This is the way that the Creator has ordered the universe. Psalm 104 highlights this truth. We know that, as things ordinarily work, even given high and low tides, the ocean does not cross certain invisible boundaries (see vv. 8–9). We consider it an “act of God” when tsunamis violate this law of nature. According to Psalm 104, God put this law into place. God has ordered things so that animals are ordinarily fed and watered by the springs and rivers that God has put in place, rather than by angels descending with bowls of iced water (vv. 10–11). God has ordered things so that ordinary farming methods produce food for human beings (vv. 14–15). The water cycle (Isaiah 55:10–11), the regular ordering of the seasons, and the daily cycle of day and night are all orderly, regular ways in which God has worked so that certain causes consistently produce the same effects. They are predictable.

But it is not only the ordering of nature that works this way. Human beings also rely on cause and effect. For example, when Paul was in a shipwreck, he and his fellow travellers could not simply expect divine deliverance. Instead, they needed to follow ordinary steps to ensure their safety (Acts 27:22, 31, 44).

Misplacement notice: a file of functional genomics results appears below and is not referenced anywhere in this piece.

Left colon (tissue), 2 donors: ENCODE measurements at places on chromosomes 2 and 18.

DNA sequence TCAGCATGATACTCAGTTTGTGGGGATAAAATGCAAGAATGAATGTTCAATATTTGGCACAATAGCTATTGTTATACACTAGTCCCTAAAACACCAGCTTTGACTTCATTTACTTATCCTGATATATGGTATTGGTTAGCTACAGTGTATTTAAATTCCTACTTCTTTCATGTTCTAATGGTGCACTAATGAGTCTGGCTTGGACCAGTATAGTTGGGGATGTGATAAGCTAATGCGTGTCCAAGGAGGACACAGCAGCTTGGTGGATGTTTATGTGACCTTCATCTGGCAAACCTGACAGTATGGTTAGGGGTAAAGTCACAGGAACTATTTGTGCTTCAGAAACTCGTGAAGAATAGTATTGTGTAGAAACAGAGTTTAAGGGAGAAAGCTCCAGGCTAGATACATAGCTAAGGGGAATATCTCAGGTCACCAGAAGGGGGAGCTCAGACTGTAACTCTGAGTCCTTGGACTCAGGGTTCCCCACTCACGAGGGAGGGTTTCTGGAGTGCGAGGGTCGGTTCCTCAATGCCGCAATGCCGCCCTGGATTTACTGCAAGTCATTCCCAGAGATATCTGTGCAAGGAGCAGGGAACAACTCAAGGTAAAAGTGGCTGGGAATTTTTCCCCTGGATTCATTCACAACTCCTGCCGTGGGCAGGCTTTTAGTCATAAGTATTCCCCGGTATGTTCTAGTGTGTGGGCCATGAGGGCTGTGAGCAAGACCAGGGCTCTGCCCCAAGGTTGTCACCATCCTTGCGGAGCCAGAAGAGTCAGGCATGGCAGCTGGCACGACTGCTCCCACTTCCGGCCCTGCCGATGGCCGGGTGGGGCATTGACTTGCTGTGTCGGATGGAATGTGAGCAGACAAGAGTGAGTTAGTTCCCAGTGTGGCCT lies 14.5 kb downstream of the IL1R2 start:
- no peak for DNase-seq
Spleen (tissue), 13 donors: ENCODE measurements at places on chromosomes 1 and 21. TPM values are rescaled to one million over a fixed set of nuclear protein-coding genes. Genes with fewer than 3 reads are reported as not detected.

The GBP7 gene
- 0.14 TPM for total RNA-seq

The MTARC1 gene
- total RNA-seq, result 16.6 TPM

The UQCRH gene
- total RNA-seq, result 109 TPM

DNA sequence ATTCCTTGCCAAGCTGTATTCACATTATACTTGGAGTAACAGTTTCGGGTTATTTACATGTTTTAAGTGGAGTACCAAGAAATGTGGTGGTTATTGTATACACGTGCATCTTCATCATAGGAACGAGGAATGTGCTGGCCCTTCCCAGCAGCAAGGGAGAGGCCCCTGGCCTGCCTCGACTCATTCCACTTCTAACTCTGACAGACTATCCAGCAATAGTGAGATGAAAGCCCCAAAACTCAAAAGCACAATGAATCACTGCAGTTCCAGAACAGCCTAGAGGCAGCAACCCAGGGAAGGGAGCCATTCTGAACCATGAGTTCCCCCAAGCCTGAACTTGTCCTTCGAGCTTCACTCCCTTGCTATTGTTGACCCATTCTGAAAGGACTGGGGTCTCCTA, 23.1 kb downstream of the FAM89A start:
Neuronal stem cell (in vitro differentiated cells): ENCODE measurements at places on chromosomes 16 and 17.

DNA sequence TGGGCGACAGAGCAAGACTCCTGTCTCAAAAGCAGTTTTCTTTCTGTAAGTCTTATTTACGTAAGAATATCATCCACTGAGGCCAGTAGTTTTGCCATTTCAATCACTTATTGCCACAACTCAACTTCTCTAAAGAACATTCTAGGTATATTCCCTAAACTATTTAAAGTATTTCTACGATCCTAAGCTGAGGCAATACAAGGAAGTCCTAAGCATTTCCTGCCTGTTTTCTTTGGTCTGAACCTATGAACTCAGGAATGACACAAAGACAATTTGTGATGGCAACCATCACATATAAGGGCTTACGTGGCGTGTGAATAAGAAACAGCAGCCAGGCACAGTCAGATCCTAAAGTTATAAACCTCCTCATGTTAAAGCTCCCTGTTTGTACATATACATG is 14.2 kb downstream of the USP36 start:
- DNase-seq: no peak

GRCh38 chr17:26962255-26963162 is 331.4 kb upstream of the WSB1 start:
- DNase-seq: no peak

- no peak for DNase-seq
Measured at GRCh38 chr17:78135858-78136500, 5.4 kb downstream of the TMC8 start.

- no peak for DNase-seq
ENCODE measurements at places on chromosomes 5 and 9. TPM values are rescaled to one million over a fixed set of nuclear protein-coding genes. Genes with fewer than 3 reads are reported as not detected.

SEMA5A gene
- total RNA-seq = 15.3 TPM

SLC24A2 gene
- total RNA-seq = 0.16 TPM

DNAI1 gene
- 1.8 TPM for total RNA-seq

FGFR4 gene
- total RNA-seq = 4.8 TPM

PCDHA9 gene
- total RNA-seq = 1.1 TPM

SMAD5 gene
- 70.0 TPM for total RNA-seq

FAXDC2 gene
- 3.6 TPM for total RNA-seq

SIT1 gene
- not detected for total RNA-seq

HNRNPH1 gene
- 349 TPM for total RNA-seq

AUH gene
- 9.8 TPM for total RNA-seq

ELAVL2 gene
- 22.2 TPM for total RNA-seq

It is crucial to understand that “God ordinarily works in an orderly, regular way.” This is so for at least three reasons.

First, if we do not understand this truth, we may easily grow disillusioned with God when he does not work miraculously. Perhaps a loved one falls ill with a dread disease, and we wrongly expect God to heal him. When he doesn’t do so, we can feel as if God has failed us because he hasn’t fulfilled our expectations, when in fact our expectations have no biblical basis.

Second, failure to embrace this truth may result in failure to fulfil our human responsibility because we expect miraculous intervention. Our unfounded expectation that God will heal out loved one may prevent us from pursuing all options for medical intervention—methods that God has actually prescribed to assist with medical conditions. An individual may expect God to miraculously provide for his needs, and thereby fail to exercise wisdom in labouring hard and investing wisely for the future, which is how God ordinarily provides for his people.